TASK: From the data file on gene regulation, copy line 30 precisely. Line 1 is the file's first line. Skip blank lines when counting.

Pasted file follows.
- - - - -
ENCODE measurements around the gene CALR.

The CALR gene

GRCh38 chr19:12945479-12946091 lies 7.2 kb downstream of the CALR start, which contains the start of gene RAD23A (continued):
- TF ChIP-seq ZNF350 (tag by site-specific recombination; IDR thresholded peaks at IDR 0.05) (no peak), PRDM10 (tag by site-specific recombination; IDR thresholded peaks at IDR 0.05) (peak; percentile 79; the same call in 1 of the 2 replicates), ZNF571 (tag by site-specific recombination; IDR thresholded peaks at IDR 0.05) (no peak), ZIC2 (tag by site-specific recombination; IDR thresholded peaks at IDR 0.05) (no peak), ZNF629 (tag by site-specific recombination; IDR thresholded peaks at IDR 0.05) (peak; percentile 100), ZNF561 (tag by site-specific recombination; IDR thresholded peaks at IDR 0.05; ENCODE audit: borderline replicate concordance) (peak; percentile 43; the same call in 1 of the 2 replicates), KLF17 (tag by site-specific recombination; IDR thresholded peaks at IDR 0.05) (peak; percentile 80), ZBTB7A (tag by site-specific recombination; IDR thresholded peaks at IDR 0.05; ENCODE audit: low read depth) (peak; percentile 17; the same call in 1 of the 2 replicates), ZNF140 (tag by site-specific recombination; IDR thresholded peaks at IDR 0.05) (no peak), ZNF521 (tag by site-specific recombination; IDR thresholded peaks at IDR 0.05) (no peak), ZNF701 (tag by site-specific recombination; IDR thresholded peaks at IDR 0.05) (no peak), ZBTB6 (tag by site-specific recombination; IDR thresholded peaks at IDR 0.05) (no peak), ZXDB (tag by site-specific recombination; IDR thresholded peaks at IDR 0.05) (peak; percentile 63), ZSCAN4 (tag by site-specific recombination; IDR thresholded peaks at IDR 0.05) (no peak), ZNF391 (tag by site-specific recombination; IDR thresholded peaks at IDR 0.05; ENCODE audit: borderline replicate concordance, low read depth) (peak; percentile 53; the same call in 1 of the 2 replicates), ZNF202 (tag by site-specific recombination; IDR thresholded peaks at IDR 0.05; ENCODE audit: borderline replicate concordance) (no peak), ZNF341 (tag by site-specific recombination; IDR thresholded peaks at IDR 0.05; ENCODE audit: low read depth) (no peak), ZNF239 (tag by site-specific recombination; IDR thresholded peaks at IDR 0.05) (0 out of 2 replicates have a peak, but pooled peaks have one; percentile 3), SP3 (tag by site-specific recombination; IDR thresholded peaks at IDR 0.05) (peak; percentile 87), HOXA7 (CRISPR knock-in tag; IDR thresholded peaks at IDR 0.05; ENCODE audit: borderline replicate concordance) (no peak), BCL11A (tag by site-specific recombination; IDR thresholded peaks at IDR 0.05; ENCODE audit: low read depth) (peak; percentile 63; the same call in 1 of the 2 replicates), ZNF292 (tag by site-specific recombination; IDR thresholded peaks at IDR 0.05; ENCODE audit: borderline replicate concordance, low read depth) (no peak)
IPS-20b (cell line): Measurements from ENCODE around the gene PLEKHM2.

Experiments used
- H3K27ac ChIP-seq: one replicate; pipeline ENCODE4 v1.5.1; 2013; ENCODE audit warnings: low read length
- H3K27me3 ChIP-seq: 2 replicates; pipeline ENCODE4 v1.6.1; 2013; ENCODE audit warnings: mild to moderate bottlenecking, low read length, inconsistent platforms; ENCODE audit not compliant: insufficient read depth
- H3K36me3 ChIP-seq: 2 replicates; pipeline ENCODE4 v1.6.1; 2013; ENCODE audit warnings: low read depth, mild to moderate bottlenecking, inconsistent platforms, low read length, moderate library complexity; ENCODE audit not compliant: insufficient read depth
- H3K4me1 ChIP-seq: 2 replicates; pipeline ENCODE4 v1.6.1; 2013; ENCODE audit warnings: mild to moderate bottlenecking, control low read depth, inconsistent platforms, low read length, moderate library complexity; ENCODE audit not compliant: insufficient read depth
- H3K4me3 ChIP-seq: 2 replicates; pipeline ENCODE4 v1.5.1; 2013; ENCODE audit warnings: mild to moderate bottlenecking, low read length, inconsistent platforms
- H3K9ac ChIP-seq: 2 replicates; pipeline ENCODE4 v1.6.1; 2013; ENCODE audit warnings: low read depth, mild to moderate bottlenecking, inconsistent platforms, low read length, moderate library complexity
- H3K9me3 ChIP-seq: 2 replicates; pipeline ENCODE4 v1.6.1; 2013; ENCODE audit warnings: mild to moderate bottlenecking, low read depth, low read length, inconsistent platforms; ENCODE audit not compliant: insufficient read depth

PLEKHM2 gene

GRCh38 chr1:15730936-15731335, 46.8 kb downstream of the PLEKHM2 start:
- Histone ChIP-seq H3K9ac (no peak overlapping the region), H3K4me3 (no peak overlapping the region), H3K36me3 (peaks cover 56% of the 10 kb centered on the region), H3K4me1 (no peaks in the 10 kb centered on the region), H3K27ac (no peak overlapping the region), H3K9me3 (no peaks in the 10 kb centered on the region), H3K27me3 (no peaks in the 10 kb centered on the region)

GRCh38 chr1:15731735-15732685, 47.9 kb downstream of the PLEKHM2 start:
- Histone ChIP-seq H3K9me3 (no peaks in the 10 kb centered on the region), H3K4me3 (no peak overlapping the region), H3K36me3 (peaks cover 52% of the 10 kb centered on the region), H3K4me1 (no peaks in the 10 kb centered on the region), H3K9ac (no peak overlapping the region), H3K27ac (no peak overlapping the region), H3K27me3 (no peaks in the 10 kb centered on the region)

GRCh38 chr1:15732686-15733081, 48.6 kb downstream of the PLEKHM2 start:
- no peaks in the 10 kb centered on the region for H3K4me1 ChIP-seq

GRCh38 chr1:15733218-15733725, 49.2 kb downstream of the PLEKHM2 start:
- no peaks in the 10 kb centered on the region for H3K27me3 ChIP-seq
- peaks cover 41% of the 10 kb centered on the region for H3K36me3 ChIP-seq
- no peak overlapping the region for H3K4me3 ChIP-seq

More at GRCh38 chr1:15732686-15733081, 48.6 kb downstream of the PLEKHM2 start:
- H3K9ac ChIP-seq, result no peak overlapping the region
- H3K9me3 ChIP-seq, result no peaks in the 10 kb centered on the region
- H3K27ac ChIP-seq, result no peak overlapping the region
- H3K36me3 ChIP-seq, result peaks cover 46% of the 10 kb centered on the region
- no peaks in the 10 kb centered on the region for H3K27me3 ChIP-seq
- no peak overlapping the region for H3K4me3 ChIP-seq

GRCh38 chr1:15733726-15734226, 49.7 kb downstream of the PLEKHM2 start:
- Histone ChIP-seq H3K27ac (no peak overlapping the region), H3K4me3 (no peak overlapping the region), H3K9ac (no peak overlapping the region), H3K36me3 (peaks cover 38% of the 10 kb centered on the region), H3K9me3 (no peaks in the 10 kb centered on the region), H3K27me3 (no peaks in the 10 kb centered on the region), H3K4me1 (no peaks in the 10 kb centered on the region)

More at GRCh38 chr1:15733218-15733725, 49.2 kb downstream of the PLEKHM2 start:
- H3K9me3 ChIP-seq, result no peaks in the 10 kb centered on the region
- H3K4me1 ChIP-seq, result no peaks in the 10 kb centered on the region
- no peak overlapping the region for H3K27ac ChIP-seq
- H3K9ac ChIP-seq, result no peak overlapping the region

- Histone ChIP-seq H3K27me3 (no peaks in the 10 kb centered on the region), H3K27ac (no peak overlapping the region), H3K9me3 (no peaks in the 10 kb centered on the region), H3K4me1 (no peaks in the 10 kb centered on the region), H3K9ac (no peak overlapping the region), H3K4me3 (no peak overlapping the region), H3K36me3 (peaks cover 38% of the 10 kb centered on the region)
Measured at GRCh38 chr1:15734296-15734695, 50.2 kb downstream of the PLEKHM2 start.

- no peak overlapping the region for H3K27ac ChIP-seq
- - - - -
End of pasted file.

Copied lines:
- no peaks in the 10 kb centered on the region for H3K27me3 ChIP-seq